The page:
One definition is those who walk the way with you. More specifically and correctly it refers to the monks and lay people, male and female who follow the Buddha’s teaching, who may come together in Buddhist communities. I’m using it in the broader way. We walk our way together straight – fabulous Sangha sisters.
The next day after the gathering for the Kwan Yin festival we went for a walk in the hills. Selfies were done. Then, a walk in the hills complete with a picnic lunch on the Thompson River.
From Kamloops, from Vancouver and from the wee house. Converging to celebrate the festival and be grateful. Pretty good.
It was a clear impulse yesterday, to walk. Not an especially challenging route, rather a quiet one.
The road above the Fraser was filled with the scent of Mock Orange.
(Its still astonishing to me that these are growing wild everywhere. Its the height of the blossoms right now. Beside many of these the Saskatoon berries are emerging. There are cherries being sold in the village.)
Abandoned building along the road. There’s a lot of that out here.
Merit walking – how to explain. Lightly holding those one offers to in the mind initially, then letting it go and just walking. Like our meditation practice. And when the thoughts return to the person, the situation, the world, the news, the newly diagnosed, the personal and the larger view, just keep on walking.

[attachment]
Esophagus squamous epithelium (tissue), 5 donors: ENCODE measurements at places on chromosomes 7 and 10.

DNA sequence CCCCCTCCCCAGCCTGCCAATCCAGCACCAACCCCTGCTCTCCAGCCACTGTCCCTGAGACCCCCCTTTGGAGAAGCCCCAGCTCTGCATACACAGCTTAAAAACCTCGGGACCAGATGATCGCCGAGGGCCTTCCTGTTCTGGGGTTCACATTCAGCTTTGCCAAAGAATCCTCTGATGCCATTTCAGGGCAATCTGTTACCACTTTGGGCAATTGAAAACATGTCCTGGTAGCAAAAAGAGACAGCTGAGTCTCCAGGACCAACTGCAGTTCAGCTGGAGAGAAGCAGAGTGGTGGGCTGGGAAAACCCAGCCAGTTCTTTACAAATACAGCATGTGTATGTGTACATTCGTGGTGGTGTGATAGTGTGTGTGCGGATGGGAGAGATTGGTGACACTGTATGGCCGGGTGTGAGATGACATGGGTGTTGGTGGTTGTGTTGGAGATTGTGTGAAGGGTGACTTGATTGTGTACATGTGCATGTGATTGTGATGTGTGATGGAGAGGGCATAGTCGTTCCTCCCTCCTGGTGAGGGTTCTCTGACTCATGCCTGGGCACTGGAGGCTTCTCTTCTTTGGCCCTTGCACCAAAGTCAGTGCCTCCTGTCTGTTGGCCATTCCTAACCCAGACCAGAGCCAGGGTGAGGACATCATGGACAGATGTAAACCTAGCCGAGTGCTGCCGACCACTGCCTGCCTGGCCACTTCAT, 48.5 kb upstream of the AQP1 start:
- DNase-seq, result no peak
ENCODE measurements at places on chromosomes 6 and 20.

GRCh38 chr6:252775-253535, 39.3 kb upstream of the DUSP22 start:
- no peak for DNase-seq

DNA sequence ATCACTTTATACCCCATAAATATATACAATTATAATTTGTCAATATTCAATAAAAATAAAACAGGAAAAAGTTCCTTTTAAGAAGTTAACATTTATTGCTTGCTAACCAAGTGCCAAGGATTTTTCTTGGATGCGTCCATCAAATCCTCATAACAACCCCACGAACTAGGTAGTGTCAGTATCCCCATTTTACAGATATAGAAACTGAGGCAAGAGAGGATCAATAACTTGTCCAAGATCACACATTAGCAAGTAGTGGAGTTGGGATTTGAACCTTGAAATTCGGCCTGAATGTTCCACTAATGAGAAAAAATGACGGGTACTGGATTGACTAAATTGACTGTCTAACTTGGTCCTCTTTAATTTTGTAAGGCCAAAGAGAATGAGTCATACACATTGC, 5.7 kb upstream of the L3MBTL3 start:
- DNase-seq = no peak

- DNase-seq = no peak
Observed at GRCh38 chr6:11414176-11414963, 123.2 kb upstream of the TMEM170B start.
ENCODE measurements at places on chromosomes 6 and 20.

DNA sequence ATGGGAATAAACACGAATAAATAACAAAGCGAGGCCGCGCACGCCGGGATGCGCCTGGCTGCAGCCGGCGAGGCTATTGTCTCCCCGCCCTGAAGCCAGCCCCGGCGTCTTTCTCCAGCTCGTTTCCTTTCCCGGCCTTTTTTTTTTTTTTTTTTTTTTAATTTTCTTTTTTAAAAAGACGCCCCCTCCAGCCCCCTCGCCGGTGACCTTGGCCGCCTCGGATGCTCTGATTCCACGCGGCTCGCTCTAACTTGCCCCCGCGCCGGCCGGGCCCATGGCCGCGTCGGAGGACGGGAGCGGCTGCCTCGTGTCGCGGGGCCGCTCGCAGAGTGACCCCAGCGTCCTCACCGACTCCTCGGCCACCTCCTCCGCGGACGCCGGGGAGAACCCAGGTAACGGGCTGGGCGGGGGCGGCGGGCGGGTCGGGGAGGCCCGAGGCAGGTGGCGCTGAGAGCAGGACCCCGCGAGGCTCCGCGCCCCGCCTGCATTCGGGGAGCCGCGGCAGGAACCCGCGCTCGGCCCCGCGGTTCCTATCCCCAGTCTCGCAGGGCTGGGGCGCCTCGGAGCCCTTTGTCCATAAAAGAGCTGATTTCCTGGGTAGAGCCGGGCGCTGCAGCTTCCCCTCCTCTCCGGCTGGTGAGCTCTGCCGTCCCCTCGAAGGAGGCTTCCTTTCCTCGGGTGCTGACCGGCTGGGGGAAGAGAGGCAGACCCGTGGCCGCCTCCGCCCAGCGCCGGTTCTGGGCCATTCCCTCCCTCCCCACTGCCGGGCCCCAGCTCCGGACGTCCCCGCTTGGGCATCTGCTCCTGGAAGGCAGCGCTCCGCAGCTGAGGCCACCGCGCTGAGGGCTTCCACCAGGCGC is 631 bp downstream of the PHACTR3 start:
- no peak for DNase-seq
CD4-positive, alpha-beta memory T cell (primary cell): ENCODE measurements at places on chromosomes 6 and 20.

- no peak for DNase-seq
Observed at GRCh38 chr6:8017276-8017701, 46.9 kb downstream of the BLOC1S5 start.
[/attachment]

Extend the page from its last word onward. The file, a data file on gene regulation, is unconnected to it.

by Jennifer Firestone
This place previously in a vision Wet pen drawn at the line
A place religiously tied religiously religiously
A person, place or thing
Bring thy pebble or thy flowers or thy inscription
Bring bring bringeth your love
Dear ones bringeth your love
Ashes to trees
The Chinese cemetery in Ashcroft has been beautifully restored. There has been great care taken with cleaning up the grave sites and a talented local artist is responsible for the dragon and the tiger you see on the altar. The central plaque details the formal apology the provincial government offered in 2014, an apology for centuries of racist practises, both institutional and on the part of the citizenry. The cemetery sits right next to the train tracks, up on the hill out of the village.
One offers incense without lighting it, given the extreme fire risk in this windswept region. It struck me that this is a place that would benefit from offerings of merit. I recommend a stop and a walk around if one is in the area.
The poem was one of the daily ones I get by email, seemed to fit.
Hard to believe isn’t it? This is the beginnings of the road that I drove yesterday, taking oh, about three hours to get to Lytton from Vancouver. The road took three years to complete, and took weeks to accomplish what a fast car and light traffic does in barely any time at all.
View of the meeting of the rivers, the Fraser and the Thompson yesterday.
This statue has travelled much further than that. It comes from the Rajgir area of India, not too far from Vulture Peak. From there to here – many miles. I had no altar cloth so a handwoven towel will do for now. In our practice we light incense so that it may permeate the surroundings. This particular type of incense is used at a lot of the temples I visit, and while subtle, being a light Japanese pine incense, it immediately invokes home. This was the first incense lit at this particular place.
Sunshine left an offering in one of Grant’s favourite places.